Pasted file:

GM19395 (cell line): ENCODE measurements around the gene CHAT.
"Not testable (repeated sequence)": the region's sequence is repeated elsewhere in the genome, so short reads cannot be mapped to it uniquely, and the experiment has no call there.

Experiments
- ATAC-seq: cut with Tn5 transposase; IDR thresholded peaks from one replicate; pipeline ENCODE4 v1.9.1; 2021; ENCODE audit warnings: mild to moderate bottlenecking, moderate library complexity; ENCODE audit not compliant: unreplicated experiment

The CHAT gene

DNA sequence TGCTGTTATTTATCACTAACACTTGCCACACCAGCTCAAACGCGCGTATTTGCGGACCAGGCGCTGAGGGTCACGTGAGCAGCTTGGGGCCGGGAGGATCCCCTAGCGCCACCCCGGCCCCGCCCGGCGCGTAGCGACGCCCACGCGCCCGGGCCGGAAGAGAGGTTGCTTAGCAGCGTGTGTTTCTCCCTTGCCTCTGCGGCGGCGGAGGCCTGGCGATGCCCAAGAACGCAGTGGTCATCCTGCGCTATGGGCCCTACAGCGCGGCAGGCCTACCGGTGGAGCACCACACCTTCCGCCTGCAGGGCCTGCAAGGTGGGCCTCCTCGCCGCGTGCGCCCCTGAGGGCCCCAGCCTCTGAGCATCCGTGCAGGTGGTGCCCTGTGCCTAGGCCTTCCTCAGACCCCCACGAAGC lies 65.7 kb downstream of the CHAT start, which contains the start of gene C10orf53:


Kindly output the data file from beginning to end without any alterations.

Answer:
GM19395 (cell line): ENCODE measurements around the gene CHAT.
"Not testable (repeated sequence)": the region's sequence is repeated elsewhere in the genome, so short reads cannot be mapped to it uniquely, and the experiment has no call there.

Experiments
- ATAC-seq: cut with Tn5 transposase; IDR thresholded peaks from one replicate; pipeline ENCODE4 v1.9.1; 2021; ENCODE audit warnings: mild to moderate bottlenecking, moderate library complexity; ENCODE audit not compliant: unreplicated experiment

The CHAT gene

DNA sequence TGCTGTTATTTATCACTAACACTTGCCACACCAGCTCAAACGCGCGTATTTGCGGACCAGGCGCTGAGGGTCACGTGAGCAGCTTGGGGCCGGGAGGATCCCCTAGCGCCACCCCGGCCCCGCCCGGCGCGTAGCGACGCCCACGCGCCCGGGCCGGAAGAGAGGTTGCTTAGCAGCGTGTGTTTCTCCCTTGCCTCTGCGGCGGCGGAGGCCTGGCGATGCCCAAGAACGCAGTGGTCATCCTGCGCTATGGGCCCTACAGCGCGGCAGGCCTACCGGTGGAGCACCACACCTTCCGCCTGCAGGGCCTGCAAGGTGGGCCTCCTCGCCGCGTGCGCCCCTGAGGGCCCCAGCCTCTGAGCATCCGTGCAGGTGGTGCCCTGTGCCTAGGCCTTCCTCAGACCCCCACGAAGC lies 65.7 kb downstream of the CHAT start, which contains the start of gene C10orf53: